10 Recipes Everyone Should Know How To Make This is my list of recipes I think everyone should know how to cook. These recipes will be the ones that I make sure my kids know how to cook before they leave the nest. Knowing how to make all these basic dishes teach essential skills you need to know in the kitchen to be able to learn how to cook a wide variety of dishes. 1. Roast Chicken – Roast Chicken is a recipe everyone should know how to do. 2. 3. Ingredients 2 cups plus 2 teaspoons long grain basmati or jasmine rice 2 cups chicken stock 1 glove garlic, grated 1/2 medium onion, chopped fine 1 teaspoon olive oil Instructions 1. For a healthier recipe, check out the secret to quick and easy brown rice here. After learning these two simple rice recipes, you can easily stir fry any combination of meat and vegetables to make a quick and healthy dinner. 4. 5. 6. 7. 8. 9. 10. What recipes should every mom know how to make?
Carrot Pulp Cake with Maple-Orange Cream Cheese Frosting Earlier this year I tried to make a soup out of green apple peels left over from a flurry of apple cake making. I had the best of intentions and, for a brief while, envisioned inventing something splendid. The results (I'm sad to say) were actually quite disastrous. I might even go as far as calling them disgusting. We tossed the whole (stinky) pot in the toilet and pretended like the whole thing never happened. I still have dreams of using my apple peels for something other than filling the trash, but until that day comes, I can at least comfort myself with my ability to use carrot pulp. I bought a juicer a few weeks ago. The thing is that, just like with those apple peels, I was finding myself overcome with guilt at the amount of delicious and nutritious pulp that I was tossing out each day. One thing to note is that the frosting for this is actually a bit runny. Oh, and if you're wondering.
The Infamous Jacques Torres Chocolate Chip Cookies - StumbleUpon Now, I have a chocolate chip cookie recipe that I swear by. I love it, I think it is incredible, and I haven’t changed my mind about that. However, as much as it pains me to say it, these chocolate chip cookies by Jacques Torres are absolutely, without a doubt, the best chocolate chip cookies that I have ever made or tasted in my entire life. I guess that’s why they call him Mr. Chocolate! Either way, I made these and everyone that tried them went nuts. Edit: For more Jacques Torres deliciousness, check out my Jacques Torres Chocolate Mudslide Cookies! Your ingredients. Whisk together the cake flour, bread flour, baking soda, baking powder, and salt. Beat together the butter and sugars, until light and fluffy, at least 3 minutes. Beat in the eggs, one at a time, followed by the vanilla. Add in the flour mixture, very gradually, until just moistened. Fold in your chocolate. Milk is, in fact, an essential component to enjoying these amazing cookies. Author: The Crepes of Wrath Prep time:
Magic Custard Cake Update! A Chocolate version of this magic custard cake. Get the Chocolate Magic Custard Cake Recipe Here When I saw a magic custard cake recipe on Pinterest two weeks ago, I was floored. For two weeks, my obsession grew for this cake and I stalked Mabel’s site everyday and with the help of Google Translation, was able to follow almost every word and praise from her readers. I wanted to call this a Magic Custard Cake and after a search on Google, I realized that there were many variations of this classic “Magic Custard Pie” already being shared from kitchen to kitchen. So, to make up for all the years of being void of this wonderful magic custard cake, I inhaled two slices in one sitting. Truly a magical piece of cake, this dessert is to not too sweet (which I love the most) and is loaded with a wonderful middle layer that’s soft and custard-like. Be still my heart, I love this cake so much. love, diane Update: oops, we did it again and made a Chocolate version! Yield: one 8"x8" Cake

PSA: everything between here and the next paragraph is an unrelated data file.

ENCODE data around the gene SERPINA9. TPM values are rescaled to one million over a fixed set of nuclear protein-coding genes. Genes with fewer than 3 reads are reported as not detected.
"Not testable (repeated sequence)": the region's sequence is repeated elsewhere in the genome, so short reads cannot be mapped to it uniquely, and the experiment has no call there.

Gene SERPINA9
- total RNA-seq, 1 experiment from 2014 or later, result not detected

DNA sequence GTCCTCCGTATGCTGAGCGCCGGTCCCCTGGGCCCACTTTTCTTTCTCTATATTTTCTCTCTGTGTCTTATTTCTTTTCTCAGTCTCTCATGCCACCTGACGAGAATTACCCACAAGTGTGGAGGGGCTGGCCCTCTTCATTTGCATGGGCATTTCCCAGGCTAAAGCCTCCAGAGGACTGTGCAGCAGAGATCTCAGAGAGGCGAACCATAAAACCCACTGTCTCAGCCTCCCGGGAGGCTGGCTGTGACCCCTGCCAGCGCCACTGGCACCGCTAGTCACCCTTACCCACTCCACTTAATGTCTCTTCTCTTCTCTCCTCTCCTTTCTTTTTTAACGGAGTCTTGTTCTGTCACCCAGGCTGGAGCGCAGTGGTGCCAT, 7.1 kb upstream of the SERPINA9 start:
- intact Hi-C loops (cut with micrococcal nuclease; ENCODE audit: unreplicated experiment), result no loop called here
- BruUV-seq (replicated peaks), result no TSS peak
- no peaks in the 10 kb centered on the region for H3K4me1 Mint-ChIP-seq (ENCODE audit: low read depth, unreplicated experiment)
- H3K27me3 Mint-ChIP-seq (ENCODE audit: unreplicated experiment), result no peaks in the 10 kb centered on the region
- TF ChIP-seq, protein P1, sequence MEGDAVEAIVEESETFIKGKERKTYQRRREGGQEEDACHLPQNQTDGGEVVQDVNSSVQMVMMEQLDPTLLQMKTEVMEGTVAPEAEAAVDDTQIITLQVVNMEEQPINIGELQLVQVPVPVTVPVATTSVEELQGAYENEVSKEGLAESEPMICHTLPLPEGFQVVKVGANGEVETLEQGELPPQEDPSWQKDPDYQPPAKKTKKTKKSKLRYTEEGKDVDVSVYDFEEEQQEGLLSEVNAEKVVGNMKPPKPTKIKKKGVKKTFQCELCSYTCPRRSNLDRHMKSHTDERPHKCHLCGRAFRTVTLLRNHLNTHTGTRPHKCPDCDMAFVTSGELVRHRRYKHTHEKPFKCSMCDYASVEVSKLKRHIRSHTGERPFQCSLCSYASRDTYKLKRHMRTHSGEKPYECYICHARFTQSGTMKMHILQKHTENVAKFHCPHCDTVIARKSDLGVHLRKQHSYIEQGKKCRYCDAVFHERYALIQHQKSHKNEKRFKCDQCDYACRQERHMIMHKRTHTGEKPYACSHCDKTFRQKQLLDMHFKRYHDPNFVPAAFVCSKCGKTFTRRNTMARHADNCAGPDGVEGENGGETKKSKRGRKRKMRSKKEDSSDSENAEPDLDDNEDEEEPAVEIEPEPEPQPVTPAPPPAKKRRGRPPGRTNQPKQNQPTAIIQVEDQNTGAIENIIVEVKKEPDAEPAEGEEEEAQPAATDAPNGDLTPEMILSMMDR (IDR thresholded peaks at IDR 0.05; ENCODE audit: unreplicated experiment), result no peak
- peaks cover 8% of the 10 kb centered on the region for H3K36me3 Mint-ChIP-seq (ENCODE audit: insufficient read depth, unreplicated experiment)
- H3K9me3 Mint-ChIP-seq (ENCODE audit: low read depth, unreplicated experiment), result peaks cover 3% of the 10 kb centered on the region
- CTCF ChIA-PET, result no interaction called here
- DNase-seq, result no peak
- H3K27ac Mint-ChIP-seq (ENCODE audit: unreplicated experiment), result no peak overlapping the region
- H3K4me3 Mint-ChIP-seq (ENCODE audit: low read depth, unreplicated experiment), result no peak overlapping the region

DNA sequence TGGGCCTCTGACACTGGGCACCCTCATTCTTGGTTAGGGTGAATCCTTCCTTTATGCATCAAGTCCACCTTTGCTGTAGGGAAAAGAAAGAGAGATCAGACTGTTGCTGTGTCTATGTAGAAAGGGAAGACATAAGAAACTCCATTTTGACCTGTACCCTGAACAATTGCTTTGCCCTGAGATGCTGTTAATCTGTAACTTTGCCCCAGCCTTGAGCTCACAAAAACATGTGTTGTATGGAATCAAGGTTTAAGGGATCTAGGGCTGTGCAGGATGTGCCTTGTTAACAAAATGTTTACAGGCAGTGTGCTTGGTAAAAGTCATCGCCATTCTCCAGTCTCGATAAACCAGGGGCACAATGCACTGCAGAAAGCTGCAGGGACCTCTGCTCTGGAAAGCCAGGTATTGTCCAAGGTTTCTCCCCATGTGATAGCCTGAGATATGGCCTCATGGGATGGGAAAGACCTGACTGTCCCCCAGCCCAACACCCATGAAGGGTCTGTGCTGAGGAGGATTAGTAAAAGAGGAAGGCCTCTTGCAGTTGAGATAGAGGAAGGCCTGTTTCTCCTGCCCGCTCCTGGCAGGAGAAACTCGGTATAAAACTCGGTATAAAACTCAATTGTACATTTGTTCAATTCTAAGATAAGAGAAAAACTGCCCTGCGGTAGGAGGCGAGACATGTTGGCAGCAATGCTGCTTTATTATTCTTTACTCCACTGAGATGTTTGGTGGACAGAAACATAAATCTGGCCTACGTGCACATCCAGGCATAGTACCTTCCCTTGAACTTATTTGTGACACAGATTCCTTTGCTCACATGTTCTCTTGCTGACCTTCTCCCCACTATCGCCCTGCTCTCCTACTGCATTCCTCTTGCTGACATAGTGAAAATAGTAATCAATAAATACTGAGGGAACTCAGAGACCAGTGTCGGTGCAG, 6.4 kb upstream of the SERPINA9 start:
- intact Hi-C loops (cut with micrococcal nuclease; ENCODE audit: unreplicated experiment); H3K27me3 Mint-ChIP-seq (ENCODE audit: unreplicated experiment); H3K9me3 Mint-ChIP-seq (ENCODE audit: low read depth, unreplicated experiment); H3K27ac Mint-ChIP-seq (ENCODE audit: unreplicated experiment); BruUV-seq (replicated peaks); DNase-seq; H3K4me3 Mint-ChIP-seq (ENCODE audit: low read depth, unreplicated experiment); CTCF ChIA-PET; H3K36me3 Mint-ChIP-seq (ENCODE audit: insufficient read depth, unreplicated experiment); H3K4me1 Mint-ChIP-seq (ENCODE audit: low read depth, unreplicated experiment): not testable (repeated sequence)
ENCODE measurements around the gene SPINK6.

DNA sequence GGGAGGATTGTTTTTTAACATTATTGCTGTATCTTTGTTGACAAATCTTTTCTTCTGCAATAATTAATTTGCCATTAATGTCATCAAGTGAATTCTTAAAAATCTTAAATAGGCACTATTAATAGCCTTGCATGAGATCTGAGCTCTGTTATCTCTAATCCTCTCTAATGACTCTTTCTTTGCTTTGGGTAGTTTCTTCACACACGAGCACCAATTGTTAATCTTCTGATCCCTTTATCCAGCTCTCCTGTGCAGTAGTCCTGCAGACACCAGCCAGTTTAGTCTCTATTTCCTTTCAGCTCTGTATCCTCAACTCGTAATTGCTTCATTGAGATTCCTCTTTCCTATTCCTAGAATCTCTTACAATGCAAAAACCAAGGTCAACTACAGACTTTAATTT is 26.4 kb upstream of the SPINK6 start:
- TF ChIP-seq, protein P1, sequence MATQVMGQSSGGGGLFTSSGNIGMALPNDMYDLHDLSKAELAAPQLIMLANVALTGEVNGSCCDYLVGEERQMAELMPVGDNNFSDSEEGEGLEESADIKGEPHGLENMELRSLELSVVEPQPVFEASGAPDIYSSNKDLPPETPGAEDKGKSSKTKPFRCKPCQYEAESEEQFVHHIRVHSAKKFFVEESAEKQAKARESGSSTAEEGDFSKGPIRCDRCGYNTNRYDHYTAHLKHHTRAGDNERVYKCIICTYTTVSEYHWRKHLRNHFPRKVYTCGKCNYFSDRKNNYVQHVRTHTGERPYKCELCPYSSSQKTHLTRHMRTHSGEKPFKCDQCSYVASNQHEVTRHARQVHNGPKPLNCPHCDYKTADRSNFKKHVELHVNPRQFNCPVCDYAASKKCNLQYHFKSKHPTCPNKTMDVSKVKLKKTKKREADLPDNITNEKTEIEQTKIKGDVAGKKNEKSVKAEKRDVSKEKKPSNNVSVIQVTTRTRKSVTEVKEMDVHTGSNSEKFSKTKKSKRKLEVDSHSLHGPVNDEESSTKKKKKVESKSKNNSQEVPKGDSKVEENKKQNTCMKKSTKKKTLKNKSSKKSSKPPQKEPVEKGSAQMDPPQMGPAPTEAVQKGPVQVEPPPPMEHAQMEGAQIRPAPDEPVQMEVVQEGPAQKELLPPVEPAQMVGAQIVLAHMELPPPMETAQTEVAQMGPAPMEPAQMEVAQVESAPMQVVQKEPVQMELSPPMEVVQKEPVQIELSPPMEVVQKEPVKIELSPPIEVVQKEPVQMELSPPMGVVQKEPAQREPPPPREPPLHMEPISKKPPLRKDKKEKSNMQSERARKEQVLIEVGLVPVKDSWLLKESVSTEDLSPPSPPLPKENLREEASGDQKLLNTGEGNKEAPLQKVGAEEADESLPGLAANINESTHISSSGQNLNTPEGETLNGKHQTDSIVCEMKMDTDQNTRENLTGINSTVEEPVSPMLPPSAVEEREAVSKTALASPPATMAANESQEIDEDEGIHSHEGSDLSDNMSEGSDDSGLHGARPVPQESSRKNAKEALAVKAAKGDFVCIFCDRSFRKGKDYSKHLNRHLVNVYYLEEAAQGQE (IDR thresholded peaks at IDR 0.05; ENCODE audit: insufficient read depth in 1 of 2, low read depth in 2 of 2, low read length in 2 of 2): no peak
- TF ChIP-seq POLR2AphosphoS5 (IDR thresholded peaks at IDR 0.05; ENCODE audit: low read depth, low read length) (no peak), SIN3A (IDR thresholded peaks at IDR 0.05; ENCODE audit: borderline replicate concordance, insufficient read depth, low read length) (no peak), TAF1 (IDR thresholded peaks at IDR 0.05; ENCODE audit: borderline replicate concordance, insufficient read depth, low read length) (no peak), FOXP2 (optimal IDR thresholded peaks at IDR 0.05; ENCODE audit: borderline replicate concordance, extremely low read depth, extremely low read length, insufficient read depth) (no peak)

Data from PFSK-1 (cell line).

bake sale week: monster cookies If food can be a sin, then these cookies are shamefully immoral. Not only do they have a pound of peanut butter in them (which for some people is actually lethal*), but they have enough sugar and butter to make a small village in a developing country happy for a week. I first tried them at Whole Foods. Brace yourselves: these are not for the faint of heart, but they’ll make some kid at a bake sale really happy. *If you are planning on making these for a school bake sale, be sure to check with the school that there are no peanut allergies that would make these too dangerous to have in the building. monster cookies 1 cup (100g) flour 2 teaspoons baking soda 1 1/2 teaspoons salt 6 cups (480g) quick oats 1 1/2 sticks (172g) butter 2 cups (400g) brown sugar 1 cup (190g) granulated sugar 1 pound (450g) peanut butter 4 eggs 2 teaspoons vanilla 1 cup (170g) semi sweet chocolate chips 1. 2. 3. 4.
Cinnamon Sugar Pull-Apart Bread I’m sorry. I know it’s Monday morning and you probably came here for some pretty pictures of food that you could glance at, and then move on with your day… and here I go thrusting warm, soft cinnamon sugar bread in your face. It’s not fair. I know it’s not fair. You don’t deserve this sort of torture. This bread hits all the comfort spots in my soul. I’m sorry and you’re welcome and I love you. Let’s start at the beginning. I did this all without the use of a stand mixer and dough hook. This dough can be made and left to rise , then refrigerated overnight for use in the morning. This is the dough just before it’s left to rise. After the dough has rested and risen for an hour, I knead it in a few tablespoons of flour. This is the part in the bread process where you can wrap the dough and place it in the fridge to rest overnight. I worked with my dough right away. I can’t even deal. I sliced the dough, vertically, into six long strips. After 30 minutes in the oven… oh man…. bread heaven.